Very few relationships in this world are monotonic. Not the price of stocks, not the traffic on this blog, and not global climate trends. Maybe if more people understood this, we’d have less nonsense about climate change clogging the media.
By monotonic, I mean, if you plot a trend on a standard x-y graph, monotonic lines will always go in the same direction, whether it’s up, down or flat, no matter what the scale. The fact that most functions aren’t monotonic should be obvious to anyone who thinks about it for a while. The real world has a habit of being a little wonky. Even those things that display long-term trends, like the cost of gasoline, sometimes move in the opposite direction.
This is why climatologists don’t particularly care too much what the global average temperature is today. They don’t even care too much what the global average temperature change was for the last 10 years. What they do care about is decades or centuries-long trends, because the scale at which long-term forces overwhelm the irregular and short-term forces that don’t really matter.
There’s a new paper coming out in Geophysical Research Letters that includes some very useful graphs that make this point crystal clear. Here’s one.
There’s nothing much new in the paper, which carries the rhetorical title “Is the climate warming or cooling?” David R. Easterling of the National Climatic Data Center in Asheville, NC (just up the interstate from my neck of the woods) and Michael F. Wehner of the Lawrence Berkeley National Laboratory out of the west coast appear to be driven only by the need to better inform the public — using easy-to-grasp illustrations — about what’s going on with the Earth’s climate. Their paper is a touchstone of clarity and I reproduce the abstract (of what I hope the publishers at GRL will decide to make freely available) here with glee:
Numerous websites, blogs and articles in the media have claimed that the climate is no longer warming, and is now cooling. Here we show that periods of no trend or even cooling of the globally averaged surface air temperature are found in the last 34 years of the observed record, and in climate model simulations of the 20th and 21st century forced
with increasing greenhouse gases. We show that the climate over the 21st century can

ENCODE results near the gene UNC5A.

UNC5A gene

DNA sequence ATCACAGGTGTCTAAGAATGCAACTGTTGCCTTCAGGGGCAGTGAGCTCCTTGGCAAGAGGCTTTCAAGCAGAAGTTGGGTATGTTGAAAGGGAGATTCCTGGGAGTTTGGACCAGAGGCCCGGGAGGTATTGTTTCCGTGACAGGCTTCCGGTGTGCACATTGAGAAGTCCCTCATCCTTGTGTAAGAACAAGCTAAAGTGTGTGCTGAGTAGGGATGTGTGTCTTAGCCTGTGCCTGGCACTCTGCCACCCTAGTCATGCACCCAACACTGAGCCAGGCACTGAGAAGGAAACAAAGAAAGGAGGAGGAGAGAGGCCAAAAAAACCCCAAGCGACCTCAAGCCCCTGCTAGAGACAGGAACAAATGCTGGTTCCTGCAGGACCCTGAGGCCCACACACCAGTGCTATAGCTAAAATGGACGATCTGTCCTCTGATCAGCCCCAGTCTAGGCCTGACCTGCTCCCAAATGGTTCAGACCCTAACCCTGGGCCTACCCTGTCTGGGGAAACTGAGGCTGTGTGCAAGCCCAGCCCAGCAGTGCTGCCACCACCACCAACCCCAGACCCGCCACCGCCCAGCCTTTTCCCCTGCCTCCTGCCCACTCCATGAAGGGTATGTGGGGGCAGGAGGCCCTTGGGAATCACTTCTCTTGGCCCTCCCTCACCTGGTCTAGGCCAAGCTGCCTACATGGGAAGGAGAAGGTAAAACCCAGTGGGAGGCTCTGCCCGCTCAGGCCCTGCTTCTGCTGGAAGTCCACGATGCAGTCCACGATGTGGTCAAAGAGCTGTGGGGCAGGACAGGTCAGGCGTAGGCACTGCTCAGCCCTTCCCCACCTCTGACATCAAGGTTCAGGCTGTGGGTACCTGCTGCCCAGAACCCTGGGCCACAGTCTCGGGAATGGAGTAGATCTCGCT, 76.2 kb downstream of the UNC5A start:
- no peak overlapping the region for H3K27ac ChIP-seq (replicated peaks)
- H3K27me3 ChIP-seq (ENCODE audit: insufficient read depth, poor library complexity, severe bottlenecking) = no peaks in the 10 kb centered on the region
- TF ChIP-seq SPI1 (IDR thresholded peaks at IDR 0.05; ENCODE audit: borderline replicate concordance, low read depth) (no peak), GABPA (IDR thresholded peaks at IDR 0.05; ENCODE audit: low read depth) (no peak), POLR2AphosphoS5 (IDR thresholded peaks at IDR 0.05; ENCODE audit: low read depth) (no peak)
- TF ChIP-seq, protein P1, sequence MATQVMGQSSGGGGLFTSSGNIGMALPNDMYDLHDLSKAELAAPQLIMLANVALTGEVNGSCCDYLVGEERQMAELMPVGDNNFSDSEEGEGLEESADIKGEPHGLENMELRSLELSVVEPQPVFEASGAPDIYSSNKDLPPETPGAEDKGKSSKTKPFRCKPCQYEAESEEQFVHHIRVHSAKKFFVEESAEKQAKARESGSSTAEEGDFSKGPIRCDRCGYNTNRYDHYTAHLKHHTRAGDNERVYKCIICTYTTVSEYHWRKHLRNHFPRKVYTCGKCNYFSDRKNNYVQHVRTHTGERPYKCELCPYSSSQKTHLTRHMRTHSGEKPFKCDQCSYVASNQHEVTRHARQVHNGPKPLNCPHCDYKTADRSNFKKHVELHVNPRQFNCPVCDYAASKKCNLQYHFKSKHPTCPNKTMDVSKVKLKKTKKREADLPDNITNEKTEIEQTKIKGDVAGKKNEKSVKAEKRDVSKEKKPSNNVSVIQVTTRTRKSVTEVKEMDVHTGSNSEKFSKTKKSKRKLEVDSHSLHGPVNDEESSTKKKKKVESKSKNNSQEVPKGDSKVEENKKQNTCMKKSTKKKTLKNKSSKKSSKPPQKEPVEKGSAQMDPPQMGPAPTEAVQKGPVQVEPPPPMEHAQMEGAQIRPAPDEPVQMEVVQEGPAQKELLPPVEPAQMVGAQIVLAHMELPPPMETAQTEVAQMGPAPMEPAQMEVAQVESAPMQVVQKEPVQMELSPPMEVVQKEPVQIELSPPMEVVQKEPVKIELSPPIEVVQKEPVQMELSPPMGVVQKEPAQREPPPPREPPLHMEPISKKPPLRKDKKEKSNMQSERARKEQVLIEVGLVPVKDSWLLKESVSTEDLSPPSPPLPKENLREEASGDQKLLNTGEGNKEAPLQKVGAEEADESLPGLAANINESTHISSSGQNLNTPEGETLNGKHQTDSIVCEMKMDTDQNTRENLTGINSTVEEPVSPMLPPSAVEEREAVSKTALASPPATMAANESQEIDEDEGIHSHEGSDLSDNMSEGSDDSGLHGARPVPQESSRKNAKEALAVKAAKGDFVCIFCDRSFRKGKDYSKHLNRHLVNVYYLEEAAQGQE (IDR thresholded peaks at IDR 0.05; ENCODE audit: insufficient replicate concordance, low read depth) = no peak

and likely will produce periods of a decade or two where the globally averaged surface
air temperature shows no trend or even slight cooling in the presence of longer-term
Their timing is almost perfect. It could only have been better if the paper was released the same day as Washington Post columnist George F. Will’s most recent effort to misrepresent the science of global warming. Even after being raked over the coals by Chris Mooney for a previous obfuscatory column and the head of the World Meteorological Organization for the same, Will wrote last week that
… according to statistics published by the World Meteorological Organization, there has not been a warmer year on record than 1998.
This may or may not be technically true. NASA reports that 2005 was slightly warmer than 1998, but the difference is tiny and all comes down to how close the thermometers are to the Arctic Ocean and other methodological preferences. But what’s not true is that it means anything.
Easterling and Wehner show that we can expect there to be periods of time as long as a decade or so during which the global average temperature will decline. This is the way the world works. It makes no difference to the long-term trend of gradually warming temperatures. To arbitrarily look at the last decade is anything but scientific.
Why isn’t the world’s climate monotonic? Because it’s complicated. To take one example, there’s this phenomenon involving the heat transferred between the ocean and the atmosphere called the El Niño Southern Oscillation (ENSO). It swings back and forth, somewhat irregularly, between two states. In one state (El Niño) more heat ends up in the air, so the thermometers that record the temperatures we experience tend to say it’s getting warmer. In the other, La Niña), the process is reversed and more heat is transferred to the deep oceans, leaving our air a little cooler.
Even though our surface temperatures change, the total amount of heat on the Earth doesn’t. We’re not sure exactly what drives this oscillation, which is why it’s called a phenomenon. Still, it is reasonable to adjust our records to compensate for its effect. If you do, and plot the results on another standard two-dimensional graph, the same long-term trend is there, only it’s a little easier to see.
Here’s one such graph, courtesy of RealClimate.org
If you look closely at the right end of the graph, you can see how recorded temperatures (dotted lines) in 1998 make any trend that starts there and runs into the future negative. That’s because 1998 saw a major El Niño. Corrected for ENSO, the positive trend is obvious. Actually, it was obvious before, but now it’s even more obvious. Incidentally, 2008 was an La Niñ year, and that explains a good deal of the cool weather we’ve been having of late. So choosing 1998-2008 turns out to be remarkably poor choice to examine global warming patterns.
This isn’t a particularly difficult concept to grasp. We all know that it gets warmer in the summer and cooler in the winter in the Northern Hemisphere, so no one would dare use a temperature trend of half a year to reach a conclusion about global warming. Looking at five or even 10 years can lead to similar errors. Yet otherwise intelligent critics continue to do just that, even after the problem has been pointed out to them.
I’ll leave the implications of such stubborn behavior to others.